Lively, entertaining reviews of, and essays on, old and newer films and everything relating to them, written by professional author William Schoell.

Thursday, November 26, 2015



Great Old Movies is taking off over the holidays but we'll be back shortly with more reviews of classic and not-so-classic motion pictures. Thanks for reading! -- Bill

Thursday, November 19, 2015


John Justin and June Duprez
THE THIEF OF BAGDAD (1940). Directors: Michael Powell, Ludwig Berger, and others.

In this first remake of the silent film with Douglas Fairbanks, King Ahmad (John Justin) is dethroned and imprisoned by the evil usurper Jaffar (Conrad Veidt). Ahmad meets a young beggar-thief named Abu (Sabu) in jail, but the two affect an escape. The Sultan (Miles Malleson, who also wrote the screenplay), trades his daughter, the princess (June Duprez of None But the Lonely Heart) for a mechanical horse that flies. This exchange is engineered by Jaffar, who has designs on the princess, who, unfortunately for her, is in love with Ahmad. Confronted by Ahmad and Abu, Jaffur blinds the former and turns the latter into a dog. Human again, Abu encounters a gargantuan genie (Rex Ingram) who helps him steal a fabulous ruby eye from a statue guarded by an enormous and hideous spider. Ahmad gets his sight back, but only in time to face the headsman's sword. Will Abu be able to get back to Bagdad on a flying carpet in time and save the day? The Thief of Bagdad is an excellent fantasy film that boasts amazingly beautiful Technicolor, some wonderful effects work (despite some fuzzy process shots), a very creepy and almost beautiful mechanical spider, and top-notch performances from the appealing Justin and Duprez, and especially Conrad Veight. Sabu is charming as the young thief, and Rex Ingram, although he doesn't exactly sound like something out of the Arabian nights, is terrific as the frightening if personable genie/djinn. While this movie really must have been quite eye-popping in its day, it is still a very memorable and entertaining picture 75 years later. Malleson appeared in the 1959 remake of The Hound of the Baskervilles. This was the first film for John Justin, who played Dorothy Dandridge's lover in Island in the Sun, made quite a few other movies, and often appeared on the stage, including productions of Shakespeare. The Thief of Bagdad was remade again in 1961.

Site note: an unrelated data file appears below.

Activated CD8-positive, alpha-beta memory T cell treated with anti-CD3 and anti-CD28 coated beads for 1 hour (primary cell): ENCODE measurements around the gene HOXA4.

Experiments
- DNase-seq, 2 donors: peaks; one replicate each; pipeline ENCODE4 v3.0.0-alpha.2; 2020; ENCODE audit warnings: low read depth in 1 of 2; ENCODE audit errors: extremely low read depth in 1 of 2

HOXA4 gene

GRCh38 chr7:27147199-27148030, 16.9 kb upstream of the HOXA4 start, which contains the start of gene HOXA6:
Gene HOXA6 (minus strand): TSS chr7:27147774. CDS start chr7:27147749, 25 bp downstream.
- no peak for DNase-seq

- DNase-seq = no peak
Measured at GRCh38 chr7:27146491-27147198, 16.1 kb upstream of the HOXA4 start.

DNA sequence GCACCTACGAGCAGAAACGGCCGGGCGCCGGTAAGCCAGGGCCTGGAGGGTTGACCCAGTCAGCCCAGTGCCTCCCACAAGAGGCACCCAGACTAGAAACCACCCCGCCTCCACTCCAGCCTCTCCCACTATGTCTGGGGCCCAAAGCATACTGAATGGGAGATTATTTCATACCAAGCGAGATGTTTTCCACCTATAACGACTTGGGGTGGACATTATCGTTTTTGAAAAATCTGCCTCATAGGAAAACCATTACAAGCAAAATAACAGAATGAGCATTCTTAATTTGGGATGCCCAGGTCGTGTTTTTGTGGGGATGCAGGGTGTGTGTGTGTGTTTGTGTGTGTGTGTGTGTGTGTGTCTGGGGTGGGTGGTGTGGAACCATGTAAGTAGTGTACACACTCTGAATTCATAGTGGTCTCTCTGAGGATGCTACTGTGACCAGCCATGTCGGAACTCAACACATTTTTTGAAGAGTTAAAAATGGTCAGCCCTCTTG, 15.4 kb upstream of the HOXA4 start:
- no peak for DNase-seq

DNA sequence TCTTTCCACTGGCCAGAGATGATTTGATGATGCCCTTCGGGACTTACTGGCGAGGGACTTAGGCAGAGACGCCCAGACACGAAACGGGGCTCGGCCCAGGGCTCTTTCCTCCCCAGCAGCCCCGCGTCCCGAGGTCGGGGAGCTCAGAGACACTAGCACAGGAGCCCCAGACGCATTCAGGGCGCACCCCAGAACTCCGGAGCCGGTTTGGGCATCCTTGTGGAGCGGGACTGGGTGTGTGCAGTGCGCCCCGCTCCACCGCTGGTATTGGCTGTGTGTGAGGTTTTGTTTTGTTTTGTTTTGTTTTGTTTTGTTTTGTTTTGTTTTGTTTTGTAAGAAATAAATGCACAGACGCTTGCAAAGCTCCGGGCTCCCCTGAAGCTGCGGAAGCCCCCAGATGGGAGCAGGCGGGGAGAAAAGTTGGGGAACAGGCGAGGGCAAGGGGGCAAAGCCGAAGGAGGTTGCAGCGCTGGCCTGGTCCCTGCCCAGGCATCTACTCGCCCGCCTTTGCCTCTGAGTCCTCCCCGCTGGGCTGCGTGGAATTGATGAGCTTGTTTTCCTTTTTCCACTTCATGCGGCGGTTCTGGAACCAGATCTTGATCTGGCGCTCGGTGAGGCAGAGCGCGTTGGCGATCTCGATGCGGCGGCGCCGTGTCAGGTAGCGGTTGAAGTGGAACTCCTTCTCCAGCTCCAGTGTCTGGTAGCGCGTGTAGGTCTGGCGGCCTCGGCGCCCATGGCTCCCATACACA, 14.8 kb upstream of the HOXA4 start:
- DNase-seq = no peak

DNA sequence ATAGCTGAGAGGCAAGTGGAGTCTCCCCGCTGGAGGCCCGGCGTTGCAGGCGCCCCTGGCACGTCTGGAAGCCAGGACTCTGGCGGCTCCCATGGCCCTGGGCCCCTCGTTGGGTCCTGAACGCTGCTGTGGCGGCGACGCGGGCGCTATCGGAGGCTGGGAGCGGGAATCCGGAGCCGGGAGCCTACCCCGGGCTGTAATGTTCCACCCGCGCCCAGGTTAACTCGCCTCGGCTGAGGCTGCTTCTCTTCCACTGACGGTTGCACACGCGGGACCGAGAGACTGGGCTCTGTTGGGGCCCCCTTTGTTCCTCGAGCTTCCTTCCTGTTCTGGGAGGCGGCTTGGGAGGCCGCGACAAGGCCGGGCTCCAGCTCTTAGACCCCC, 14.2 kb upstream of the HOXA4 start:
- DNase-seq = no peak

Verdict: Watch out for that giant Djinn! ***1/2.


THE CRUEL TOWER (1956). Director: Lew Landers.

"I've seen guys with two left feet before, but not on the same leg."

Hungry and needing a job, Tom Kittridge (John Ericson of Rhapsody) goes to work for "Stretch" Clay (Charles McGraw) who is building a kind of water tower in a small town. Stretch has a girl named Mary (Mari Blanchard) even though he already has a wife who's dallying with Stretch's associate, Casey (Steve Brodie). Then there's chubby Joss (Peter Whitney), who is brain-damaged and loyal to Stretch. Unfortunately jealousies and rivalries break out, which isn't so good when men are working high up in the air ... The Cruel Tower might have had more impact had the fellows been working on a skyscraper (as has been erroneously reported elsewhere), but there's still some suspense and excitement, and the tower is plenty high enough for me. Alan Hale Jr. [The Killer is Loose] plays a man who comes afoul of Stretch. The acting is more than okay, with Blanchard [No Place to Land] perhaps making the best impression.

Verdict: Entertaining, with a taut climax, but it just misses being special. **1/2.


THE CAPTURE (1950). Director: John Sturges.

When a payroll is robbed, Lin Vanner (Lew Ayres) goes after the alleged thief, Sam Tevlin (Edwin Rand), and kills him. But it develops that Sam might not have been the robber after all. A guilt-racked Vanner goes off and encounters the man's widow, Ellen (Teresa Wright), and becomes both surrogate husband and a father to her young son, Mike (Jimmy Hunt). Not only does Lin have to wonder how Ellen will react when she learns the truth, but he still has to capture the real payroll thieves. Injured and bleeding, Lin tells his story to a local priest, Father Gomez (Victor Jory of A Woman's Secret). The Capture is half-baked and sets up an intriguing situation that it doesn't develop with any dramatic intensity. Ayres [Damian: Omen 2] isn't bad in the lead, but the part requires a more passionate actor. Wright [Something to Live For] and little Jimmy Hunt come off best, and we also have weird Milton Parsons for good measure. William Bakewell and Duncan Renaldo are also in the cast.

Verdict: Holds the attention. **1/2.


THE HORRIBLE DR. HICHCOCK (aka L'orribile segreto del Dr. Hichcock/1962). Sub-titled Italian version. Director: Riccardo Freda (Robert Hampton).